The resignation of Sir Kim Darroch followed the failure of the probable next prime minister, Boris Johnson, to say he supported him staying in post, despite being given repeated chances to do so during his TV debate on Tuesday night with Jeremy Hunt. As the current Foreign Office minister Alan Duncan put it, by six times refusing to back the ambassador, Johnson had thrown him under a bus.
Without the backing of the US president or his future boss, Darroch naturally concluded he had no future as an interlocutor between London and Washington. He realised, in the words of a friend who spoke to the Guardian, that Johnson had left him no option.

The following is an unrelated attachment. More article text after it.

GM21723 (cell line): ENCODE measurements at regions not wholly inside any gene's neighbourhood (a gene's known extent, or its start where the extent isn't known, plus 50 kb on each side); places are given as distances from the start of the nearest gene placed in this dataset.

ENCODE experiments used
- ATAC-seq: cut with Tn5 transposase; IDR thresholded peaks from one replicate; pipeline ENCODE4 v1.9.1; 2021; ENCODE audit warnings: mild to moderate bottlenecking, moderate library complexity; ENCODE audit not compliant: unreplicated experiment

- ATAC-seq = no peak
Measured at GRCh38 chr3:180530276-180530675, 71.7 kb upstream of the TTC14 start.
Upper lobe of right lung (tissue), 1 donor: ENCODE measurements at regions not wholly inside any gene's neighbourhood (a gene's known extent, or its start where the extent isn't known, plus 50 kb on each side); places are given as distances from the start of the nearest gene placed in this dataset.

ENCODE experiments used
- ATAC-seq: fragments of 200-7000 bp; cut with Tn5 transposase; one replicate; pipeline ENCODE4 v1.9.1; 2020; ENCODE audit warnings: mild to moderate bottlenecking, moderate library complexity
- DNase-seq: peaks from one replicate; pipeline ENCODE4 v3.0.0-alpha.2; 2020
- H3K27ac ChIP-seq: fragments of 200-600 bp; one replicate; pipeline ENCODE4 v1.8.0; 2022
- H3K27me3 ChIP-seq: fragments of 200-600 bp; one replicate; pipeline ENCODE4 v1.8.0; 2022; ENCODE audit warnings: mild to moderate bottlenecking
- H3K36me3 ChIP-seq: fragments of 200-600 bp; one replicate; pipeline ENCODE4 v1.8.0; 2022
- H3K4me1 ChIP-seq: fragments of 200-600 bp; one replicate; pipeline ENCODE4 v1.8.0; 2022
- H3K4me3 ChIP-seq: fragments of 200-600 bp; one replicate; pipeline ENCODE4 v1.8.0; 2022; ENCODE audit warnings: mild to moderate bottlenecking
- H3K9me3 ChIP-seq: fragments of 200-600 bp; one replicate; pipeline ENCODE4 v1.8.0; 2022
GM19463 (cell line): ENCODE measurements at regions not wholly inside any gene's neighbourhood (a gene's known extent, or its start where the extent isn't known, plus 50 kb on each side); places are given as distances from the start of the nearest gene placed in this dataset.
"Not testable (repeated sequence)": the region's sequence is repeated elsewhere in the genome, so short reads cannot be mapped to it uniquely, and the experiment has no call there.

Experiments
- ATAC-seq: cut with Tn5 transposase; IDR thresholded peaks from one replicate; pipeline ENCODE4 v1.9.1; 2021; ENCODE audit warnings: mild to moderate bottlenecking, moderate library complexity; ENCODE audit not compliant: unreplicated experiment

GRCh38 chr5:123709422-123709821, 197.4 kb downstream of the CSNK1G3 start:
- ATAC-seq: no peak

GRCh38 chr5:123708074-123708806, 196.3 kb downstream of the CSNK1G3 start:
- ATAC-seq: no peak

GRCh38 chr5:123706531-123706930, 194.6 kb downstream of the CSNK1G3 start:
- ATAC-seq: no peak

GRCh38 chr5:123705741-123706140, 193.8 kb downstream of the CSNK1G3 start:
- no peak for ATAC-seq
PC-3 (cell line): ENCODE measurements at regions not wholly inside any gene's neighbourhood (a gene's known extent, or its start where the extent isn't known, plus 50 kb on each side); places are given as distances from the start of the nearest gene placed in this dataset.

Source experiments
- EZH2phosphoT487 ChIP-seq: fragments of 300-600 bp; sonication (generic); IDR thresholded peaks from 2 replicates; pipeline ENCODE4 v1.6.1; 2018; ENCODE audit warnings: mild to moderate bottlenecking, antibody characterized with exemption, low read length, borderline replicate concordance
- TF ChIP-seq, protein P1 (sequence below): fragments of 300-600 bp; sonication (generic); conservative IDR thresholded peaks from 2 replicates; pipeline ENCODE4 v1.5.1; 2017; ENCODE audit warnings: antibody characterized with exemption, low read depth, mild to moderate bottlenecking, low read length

There is now shock and contempt across the Foreign Office and in parliament, not just towards the leaker and Trump but also towards Johnson. Whatever sanctimonious expressions of regret Johnson mouths and however much he blames the leaker, the Foreign Office knows he effectively sacked Darroch, believing he was carrying out the orders of Donald Trump. [Continue reading…]
Ask members of the Washington diplomatic corps about the cables that Sir Kim Darroch, the British ambassador who resigned Wednesday, wrote to London describing the dysfunction and chaos of the Trump administration, and their response is uniform: We wrote the same stuff. [Continue reading…]